When I design a database, and local standards permit, I include both a surrogate primary key and audit columns on every table.
A surrogate primary key is a system-generated integer that increments by one with each new row inserted. Most DBMSs make it easy to add surrogate keys. Oracle uses a construct called a Sequence, SQL Server calls its variant an Identity.
The audit columns I like to include are these, shown with their SQL Server datatypes: CreationDatetime (datetime), UpdateDatetime (datetime), CreationUserId (varchar (30)), and UpdateUserid (varchar (30)). Most DBMS's offer the ability to update columns like these with either default values or triggers.
One often-heard objection to surrogate keys is that they are not needed for a normalized model – the natural data in the table includes unique business data that identifies the row. This is true, but sometimes natural keys that include dates or varchar columns, for example, aren't efficient from the DBMS perspective. A single integer is an excellent choice for a practical key format, and the natural key can still be represented as a unique index.
Audit columns make it possible to audit who added or changed a given row and when they did it. This has obvious benefit in operational systems where fraud, security breaches, or compliance to procedure is a concern. Managers can use these columns to see who may have inappropriately or incorrectly added or changed data.
System administrators can use these columns to better understand usage patterns by time period or user group in order to best optimize performance.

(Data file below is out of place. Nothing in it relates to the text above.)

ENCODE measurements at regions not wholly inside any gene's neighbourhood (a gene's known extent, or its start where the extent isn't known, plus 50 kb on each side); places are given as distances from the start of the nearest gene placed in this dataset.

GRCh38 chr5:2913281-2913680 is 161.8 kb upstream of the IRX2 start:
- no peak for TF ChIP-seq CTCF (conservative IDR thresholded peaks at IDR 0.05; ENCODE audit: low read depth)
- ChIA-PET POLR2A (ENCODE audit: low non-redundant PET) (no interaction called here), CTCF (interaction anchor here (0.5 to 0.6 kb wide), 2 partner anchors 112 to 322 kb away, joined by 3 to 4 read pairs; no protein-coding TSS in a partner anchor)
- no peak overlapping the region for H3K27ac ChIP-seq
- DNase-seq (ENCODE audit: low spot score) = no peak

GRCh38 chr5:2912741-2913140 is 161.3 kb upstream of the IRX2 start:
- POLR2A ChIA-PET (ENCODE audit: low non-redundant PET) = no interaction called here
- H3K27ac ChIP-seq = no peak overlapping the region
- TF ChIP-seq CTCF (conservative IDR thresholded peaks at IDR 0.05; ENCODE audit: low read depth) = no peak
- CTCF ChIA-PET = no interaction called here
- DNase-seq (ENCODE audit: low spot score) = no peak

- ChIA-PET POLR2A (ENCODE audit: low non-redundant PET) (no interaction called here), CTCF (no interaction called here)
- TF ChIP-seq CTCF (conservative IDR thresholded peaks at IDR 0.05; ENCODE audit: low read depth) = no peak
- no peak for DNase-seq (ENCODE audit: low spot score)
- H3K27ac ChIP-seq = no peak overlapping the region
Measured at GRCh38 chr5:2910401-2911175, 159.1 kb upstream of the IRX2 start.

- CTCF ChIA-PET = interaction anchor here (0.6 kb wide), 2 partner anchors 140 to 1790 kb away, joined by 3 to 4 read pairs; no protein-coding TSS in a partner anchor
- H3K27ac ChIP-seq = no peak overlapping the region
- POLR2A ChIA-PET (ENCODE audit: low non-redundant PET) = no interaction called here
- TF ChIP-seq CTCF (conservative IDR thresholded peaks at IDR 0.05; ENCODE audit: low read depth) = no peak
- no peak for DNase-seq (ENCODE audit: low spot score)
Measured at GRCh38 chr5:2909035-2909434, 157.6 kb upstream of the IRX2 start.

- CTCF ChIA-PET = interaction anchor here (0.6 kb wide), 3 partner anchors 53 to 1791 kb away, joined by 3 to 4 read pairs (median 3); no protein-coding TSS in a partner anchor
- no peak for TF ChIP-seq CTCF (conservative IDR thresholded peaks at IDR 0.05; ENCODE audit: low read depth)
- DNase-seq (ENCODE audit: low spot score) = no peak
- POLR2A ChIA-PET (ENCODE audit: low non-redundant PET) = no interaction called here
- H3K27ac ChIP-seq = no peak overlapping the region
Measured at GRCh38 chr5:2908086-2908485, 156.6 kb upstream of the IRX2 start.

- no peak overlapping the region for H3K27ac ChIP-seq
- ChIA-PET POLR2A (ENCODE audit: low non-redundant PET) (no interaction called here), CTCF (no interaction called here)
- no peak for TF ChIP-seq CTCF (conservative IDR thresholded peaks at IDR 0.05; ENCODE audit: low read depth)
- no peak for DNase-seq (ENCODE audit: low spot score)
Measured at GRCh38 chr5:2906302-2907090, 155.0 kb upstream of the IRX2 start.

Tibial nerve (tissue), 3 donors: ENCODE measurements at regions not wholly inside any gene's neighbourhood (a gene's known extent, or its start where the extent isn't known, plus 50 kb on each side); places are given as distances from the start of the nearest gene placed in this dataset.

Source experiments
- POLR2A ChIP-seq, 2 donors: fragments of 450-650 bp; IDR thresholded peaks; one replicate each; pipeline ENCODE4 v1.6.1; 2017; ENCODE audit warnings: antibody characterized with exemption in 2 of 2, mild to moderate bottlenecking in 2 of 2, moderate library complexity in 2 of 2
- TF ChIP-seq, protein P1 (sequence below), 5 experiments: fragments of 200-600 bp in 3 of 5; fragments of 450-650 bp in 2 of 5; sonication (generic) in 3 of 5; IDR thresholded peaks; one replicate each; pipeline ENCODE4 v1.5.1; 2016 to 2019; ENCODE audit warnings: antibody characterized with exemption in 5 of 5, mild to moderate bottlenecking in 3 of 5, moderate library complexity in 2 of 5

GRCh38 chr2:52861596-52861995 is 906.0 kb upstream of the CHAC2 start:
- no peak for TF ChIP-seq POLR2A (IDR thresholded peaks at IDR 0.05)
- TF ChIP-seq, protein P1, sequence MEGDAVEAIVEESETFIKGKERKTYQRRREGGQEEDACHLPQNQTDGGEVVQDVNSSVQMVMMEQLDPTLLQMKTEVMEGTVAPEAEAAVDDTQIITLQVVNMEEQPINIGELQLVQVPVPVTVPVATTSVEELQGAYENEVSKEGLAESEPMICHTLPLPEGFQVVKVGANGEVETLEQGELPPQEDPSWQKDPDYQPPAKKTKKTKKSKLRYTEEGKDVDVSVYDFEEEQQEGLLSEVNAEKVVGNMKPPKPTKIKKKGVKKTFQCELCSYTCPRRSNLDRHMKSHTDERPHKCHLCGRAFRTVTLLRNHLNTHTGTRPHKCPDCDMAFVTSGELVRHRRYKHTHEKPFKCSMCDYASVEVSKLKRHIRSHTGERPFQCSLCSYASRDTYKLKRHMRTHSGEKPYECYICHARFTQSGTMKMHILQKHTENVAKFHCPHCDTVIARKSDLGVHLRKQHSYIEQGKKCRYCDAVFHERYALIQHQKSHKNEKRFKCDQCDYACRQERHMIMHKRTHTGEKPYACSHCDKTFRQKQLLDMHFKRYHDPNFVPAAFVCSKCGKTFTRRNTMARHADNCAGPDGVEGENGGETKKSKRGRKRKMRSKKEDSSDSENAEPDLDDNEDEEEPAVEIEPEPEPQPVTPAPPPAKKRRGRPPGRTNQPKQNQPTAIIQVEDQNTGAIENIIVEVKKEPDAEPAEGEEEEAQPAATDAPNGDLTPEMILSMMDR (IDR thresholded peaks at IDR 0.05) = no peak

For data warehousing and data mart applications, CreationDatetime and UpdateDatetime make it easy for extract processes to identify added or changed rows. Otherwise, extract processes rely on complex Change Data Capture mechanisms or resource-intensive full table data compares to identify new or changed rows for extract purposes.
One difficulty with these columns shows up in very large tables. If there are hundreds of millions of rows, the four audit columns show up once for each of those hundreds of millions of rows, significantly adding to the size of the already huge table. The solution in such cases is to pull the audit columns into their own table and include a foreign key to the relevant audit row from the data table.
Another potential difficulty lies in managing tables with audit columns and surrogate keys. Administrators must take care not to change the audit data or key values with administrative actions like copying the table to a different database. In the case of surrogate keys, there's a risk of losing connections to child tables that have foreign keys that reference the table in question.
I've often worked on projects building data warehouses or operational data stores, and in reviewing the source systems found tables with no way to identify changed rows. In some of those cases it was hard to find business people who could accurately interpret data in the table so that we could design an efficient extract strategy, and we defaulted to the "brute force" method of comparing the entire table with the most recent extract to see if anything had changed – a time consuming, resource-intensive process. Surrogate keys and audit columns are a simple way to improve database efficiency, enable more accurate and efficient data integration, as well as improve ability to audit and correct your data.
This is one of a series of articles in which CapTech Data Management and Business Intelligence (DMBI) consultants explain the tips and tricks that make them successful on their projects.